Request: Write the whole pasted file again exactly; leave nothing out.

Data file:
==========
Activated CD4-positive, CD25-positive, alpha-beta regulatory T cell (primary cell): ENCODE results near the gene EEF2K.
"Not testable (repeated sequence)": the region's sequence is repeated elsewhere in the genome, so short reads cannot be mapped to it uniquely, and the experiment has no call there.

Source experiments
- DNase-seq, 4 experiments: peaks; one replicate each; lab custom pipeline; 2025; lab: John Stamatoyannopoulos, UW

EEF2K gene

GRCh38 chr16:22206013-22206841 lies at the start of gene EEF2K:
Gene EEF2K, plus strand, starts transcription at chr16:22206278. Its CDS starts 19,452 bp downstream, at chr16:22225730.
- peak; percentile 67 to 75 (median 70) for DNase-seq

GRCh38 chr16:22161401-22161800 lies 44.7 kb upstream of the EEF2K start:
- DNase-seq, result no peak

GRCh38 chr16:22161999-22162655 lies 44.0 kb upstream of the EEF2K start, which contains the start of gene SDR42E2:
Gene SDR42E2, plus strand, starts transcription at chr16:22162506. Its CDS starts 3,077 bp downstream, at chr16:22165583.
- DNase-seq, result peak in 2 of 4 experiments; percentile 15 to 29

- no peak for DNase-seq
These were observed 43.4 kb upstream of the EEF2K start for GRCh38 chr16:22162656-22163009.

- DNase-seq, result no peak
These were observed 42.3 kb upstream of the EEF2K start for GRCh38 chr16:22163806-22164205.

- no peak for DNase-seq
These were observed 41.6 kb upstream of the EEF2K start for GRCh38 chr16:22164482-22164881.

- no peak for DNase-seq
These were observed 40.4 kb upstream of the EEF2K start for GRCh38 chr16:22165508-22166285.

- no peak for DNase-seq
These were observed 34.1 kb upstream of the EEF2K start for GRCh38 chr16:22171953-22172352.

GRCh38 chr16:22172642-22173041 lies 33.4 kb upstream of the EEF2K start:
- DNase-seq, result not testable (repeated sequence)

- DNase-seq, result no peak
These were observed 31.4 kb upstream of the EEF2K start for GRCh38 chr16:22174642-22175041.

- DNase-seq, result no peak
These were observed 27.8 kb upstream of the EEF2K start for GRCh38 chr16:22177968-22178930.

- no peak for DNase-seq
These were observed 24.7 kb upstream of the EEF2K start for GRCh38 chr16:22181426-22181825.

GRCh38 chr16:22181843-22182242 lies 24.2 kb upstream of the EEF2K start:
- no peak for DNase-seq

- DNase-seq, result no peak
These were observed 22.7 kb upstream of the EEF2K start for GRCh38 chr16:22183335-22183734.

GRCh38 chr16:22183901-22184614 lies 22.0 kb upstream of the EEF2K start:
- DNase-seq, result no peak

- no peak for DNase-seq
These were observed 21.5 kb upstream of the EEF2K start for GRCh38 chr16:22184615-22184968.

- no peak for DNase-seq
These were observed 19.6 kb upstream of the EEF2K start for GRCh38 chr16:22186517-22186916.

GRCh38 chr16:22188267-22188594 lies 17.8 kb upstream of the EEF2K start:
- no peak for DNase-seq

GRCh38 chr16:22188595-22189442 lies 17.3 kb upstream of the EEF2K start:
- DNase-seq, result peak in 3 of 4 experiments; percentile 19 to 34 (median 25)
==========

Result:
Activated CD4-positive, CD25-positive, alpha-beta regulatory T cell (primary cell): ENCODE results near the gene EEF2K.
"Not testable (repeated sequence)": the region's sequence is repeated elsewhere in the genome, so short reads cannot be mapped to it uniquely, and the experiment has no call there.

Source experiments
- DNase-seq, 4 experiments: peaks; one replicate each; lab custom pipeline; 2025; lab: John Stamatoyannopoulos, UW

EEF2K gene

GRCh38 chr16:22206013-22206841 lies at the start of gene EEF2K:
Gene EEF2K, plus strand, starts transcription at chr16:22206278. Its CDS starts 19,452 bp downstream, at chr16:22225730.
- peak; percentile 67 to 75 (median 70) for DNase-seq

GRCh38 chr16:22161401-22161800 lies 44.7 kb upstream of the EEF2K start:
- DNase-seq, result no peak

GRCh38 chr16:22161999-22162655 lies 44.0 kb upstream of the EEF2K start, which contains the start of gene SDR42E2:
Gene SDR42E2, plus strand, starts transcription at chr16:22162506. Its CDS starts 3,077 bp downstream, at chr16:22165583.
- DNase-seq, result peak in 2 of 4 experiments; percentile 15 to 29

- no peak for DNase-seq
These were observed 43.4 kb upstream of the EEF2K start for GRCh38 chr16:22162656-22163009.

- DNase-seq, result no peak
These were observed 42.3 kb upstream of the EEF2K start for GRCh38 chr16:22163806-22164205.

- no peak for DNase-seq
These were observed 41.6 kb upstream of the EEF2K start for GRCh38 chr16:22164482-22164881.

- no peak for DNase-seq
These were observed 40.4 kb upstream of the EEF2K start for GRCh38 chr16:22165508-22166285.

- no peak for DNase-seq
These were observed 34.1 kb upstream of the EEF2K start for GRCh38 chr16:22171953-22172352.

GRCh38 chr16:22172642-22173041 lies 33.4 kb upstream of the EEF2K start:
- DNase-seq, result not testable (repeated sequence)

- DNase-seq, result no peak
These were observed 31.4 kb upstream of the EEF2K start for GRCh38 chr16:22174642-22175041.

- DNase-seq, result no peak
These were observed 27.8 kb upstream of the EEF2K start for GRCh38 chr16:22177968-22178930.

- no peak for DNase-seq
These were observed 24.7 kb upstream of the EEF2K start for GRCh38 chr16:22181426-22181825.

GRCh38 chr16:22181843-22182242 lies 24.2 kb upstream of the EEF2K start:
- no peak for DNase-seq

- DNase-seq, result no peak
These were observed 22.7 kb upstream of the EEF2K start for GRCh38 chr16:22183335-22183734.

GRCh38 chr16:22183901-22184614 lies 22.0 kb upstream of the EEF2K start:
- DNase-seq, result no peak

- no peak for DNase-seq
These were observed 21.5 kb upstream of the EEF2K start for GRCh38 chr16:22184615-22184968.

- no peak for DNase-seq
These were observed 19.6 kb upstream of the EEF2K start for GRCh38 chr16:22186517-22186916.

GRCh38 chr16:22188267-22188594 lies 17.8 kb upstream of the EEF2K start:
- no peak for DNase-seq

GRCh38 chr16:22188595-22189442 lies 17.3 kb upstream of the EEF2K start:
- DNase-seq, result peak in 3 of 4 experiments; percentile 19 to 34 (median 25)